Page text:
I'm often asked: "How much does a living trust cost?"
As with most questions related to living trusts, the honest answer is: "it depends."
A common area of dispute and confusion is over whether a living trust will save you (and your estate) money compared with having a traditional will and going through probate.
Essentially, you have two options about how to have your estate handled after you die.
The second option (living trust/will) almost always costs more (up front) than option #1.
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The reason is not the cost of extra paper and ink. The extra cost is in extra attorney fees because of the extra time the attorney will need to spend to properly prepare your living trust. Click here for more about Living Trust Attorney Fees.
The attorney will need to discuss your situation with you and plan the smartest way for you to distribute your estate. He will devise strategies to minimize taxes, probate, expense, and delay in distribution of your estate.
A living trust offers you many more options and choices than a normal will/testamentary trust. A living trust offers the advantages of potentially being funded and used during your life. This raises many additional issues that a testamentary trust, that is only effective upon death, does not raise.
So, a living trust requires more discussion, planning and expertise than a simple will. Naturally, then, it should cost, at least a bit, more money.
How much more?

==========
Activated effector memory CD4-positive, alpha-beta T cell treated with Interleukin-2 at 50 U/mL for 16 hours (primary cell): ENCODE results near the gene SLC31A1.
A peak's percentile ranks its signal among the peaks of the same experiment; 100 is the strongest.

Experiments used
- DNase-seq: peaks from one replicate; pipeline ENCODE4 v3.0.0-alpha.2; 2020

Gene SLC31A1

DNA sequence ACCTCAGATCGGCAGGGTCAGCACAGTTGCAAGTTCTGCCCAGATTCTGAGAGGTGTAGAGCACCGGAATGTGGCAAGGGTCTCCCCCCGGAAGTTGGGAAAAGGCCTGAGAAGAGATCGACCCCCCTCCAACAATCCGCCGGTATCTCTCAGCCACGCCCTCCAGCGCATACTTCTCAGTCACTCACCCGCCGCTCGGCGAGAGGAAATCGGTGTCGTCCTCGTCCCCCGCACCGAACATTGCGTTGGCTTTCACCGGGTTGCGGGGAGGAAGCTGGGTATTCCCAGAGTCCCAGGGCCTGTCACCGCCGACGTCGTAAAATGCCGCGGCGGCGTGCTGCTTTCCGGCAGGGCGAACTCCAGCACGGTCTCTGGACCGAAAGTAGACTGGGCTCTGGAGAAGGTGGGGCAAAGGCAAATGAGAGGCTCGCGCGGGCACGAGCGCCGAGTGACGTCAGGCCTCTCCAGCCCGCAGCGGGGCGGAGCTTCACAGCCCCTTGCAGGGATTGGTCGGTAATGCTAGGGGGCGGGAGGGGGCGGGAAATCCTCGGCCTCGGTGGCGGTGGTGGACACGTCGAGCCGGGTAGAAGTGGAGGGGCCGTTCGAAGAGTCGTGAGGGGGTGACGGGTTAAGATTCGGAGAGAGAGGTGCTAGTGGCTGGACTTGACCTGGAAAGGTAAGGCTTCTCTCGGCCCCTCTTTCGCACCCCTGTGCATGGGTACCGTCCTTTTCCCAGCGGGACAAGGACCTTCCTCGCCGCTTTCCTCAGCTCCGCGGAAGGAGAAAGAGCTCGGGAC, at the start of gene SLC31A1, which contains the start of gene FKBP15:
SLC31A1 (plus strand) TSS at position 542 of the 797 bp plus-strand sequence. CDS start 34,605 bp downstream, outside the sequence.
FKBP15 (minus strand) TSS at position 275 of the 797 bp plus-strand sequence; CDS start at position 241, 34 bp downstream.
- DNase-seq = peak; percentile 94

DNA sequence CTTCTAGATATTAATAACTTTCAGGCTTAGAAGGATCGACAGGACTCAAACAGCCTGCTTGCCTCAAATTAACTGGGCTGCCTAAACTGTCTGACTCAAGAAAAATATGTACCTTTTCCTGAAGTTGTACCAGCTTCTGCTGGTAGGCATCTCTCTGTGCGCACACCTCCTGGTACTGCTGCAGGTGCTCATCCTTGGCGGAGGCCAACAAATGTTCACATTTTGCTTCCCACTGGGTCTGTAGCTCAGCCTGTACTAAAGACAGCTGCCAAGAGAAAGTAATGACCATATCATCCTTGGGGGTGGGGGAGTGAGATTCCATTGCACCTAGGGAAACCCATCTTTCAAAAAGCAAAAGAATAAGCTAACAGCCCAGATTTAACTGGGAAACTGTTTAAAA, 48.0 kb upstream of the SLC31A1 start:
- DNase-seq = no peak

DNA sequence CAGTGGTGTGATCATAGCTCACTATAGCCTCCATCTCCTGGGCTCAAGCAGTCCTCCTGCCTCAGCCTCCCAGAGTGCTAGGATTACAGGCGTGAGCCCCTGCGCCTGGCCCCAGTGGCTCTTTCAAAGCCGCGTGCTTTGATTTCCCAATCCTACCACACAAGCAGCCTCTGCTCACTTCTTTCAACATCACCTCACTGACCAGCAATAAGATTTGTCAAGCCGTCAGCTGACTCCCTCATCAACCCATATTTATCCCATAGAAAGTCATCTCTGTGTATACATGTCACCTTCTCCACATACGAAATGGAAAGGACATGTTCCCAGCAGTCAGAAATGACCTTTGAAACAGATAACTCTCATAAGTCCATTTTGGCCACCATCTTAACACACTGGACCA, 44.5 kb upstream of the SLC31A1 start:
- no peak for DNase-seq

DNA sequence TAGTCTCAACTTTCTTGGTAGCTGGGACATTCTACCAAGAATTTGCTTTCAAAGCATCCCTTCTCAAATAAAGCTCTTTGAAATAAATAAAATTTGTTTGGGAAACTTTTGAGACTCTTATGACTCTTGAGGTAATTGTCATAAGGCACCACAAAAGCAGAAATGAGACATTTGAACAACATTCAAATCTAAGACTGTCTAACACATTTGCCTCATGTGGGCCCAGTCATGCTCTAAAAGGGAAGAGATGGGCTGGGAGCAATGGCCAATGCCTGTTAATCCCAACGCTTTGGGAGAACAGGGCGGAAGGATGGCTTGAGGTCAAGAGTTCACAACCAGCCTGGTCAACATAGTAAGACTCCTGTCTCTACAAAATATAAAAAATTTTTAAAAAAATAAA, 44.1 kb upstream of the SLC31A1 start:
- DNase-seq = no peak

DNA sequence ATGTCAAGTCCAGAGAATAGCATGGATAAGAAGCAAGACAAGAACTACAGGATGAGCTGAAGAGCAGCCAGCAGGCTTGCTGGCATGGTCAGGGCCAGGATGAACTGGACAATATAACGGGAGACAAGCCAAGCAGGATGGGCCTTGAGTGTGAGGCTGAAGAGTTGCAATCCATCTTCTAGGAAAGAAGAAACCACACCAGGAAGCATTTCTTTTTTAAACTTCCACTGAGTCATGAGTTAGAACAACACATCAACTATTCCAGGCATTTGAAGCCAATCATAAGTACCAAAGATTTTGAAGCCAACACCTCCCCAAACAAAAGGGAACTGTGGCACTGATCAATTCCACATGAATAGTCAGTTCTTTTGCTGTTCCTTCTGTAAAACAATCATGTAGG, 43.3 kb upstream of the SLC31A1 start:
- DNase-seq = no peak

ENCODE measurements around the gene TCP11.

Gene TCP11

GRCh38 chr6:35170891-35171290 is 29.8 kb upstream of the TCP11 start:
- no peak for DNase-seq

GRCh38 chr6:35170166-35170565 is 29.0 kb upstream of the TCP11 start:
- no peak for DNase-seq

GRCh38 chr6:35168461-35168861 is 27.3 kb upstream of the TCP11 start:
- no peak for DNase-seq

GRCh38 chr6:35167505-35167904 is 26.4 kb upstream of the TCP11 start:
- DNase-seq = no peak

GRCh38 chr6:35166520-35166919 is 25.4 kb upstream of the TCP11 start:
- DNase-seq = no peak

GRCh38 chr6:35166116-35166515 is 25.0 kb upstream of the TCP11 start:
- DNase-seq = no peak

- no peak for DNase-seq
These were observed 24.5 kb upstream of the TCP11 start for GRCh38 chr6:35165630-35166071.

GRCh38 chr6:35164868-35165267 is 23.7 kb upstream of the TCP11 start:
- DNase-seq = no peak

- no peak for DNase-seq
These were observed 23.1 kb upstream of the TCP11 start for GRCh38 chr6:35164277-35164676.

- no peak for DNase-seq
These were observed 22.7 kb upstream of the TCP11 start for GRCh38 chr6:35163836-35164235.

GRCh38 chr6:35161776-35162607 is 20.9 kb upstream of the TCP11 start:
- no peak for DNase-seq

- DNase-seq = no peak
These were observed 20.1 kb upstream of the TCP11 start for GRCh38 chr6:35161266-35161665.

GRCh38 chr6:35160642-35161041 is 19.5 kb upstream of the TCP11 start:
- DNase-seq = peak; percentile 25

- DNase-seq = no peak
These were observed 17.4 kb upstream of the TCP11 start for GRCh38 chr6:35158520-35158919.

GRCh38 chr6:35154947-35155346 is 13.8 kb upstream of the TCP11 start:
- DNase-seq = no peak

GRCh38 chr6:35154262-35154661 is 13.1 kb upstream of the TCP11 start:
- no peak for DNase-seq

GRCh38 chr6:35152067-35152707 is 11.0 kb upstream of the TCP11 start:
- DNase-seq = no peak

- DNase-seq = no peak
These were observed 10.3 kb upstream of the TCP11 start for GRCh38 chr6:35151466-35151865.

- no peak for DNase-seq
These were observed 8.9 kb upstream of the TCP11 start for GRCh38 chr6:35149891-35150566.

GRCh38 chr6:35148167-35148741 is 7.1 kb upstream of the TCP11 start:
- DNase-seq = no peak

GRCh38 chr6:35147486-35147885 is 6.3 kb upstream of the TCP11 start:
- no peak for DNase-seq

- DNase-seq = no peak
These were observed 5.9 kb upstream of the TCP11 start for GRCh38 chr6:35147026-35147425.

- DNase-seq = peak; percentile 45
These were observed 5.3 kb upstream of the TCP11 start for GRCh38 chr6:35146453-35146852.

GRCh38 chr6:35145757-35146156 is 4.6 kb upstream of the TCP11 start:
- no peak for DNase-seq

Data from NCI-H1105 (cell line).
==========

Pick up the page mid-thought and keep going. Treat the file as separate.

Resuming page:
That varies from attorney to attorney and depends on your unique issues and assets. But, it usually would not be too far off to roughly estimate that you will probably pay $1000 (or so) more for a living trust/pour-over will than for a simple will/testamentary trust.
If you fund the trust during your life, then there are also a few other costs to consider:
The bottom line is that preparing a living trust will generally cost a bit more than a will. And, if you choose to fund the trust during your life, there could be additional trustee and funding costs.
But, as long as you have enough assets to warrant a living trust (see Wills vs Living Trusts) the extra costs of a living trust are well worth it.
Indeed, if you compare the costs of a fully-funded living trust with the costs of probate, the living trust will overall save your estate (meaning your heirs) lots of time and money in the long run.
If you compare the costs of an unfunded living trust to the costs of a will, the costs should not be that much more and you still get many of the advantages listed at Advantages of a Living Trust.
In the end, it normally comes down to how big or complicated your estate is. The bigger and/or more complicated your estate is, the more the cost savings of avoiding probate will be, and the more you are likely to benefit from a living trust.
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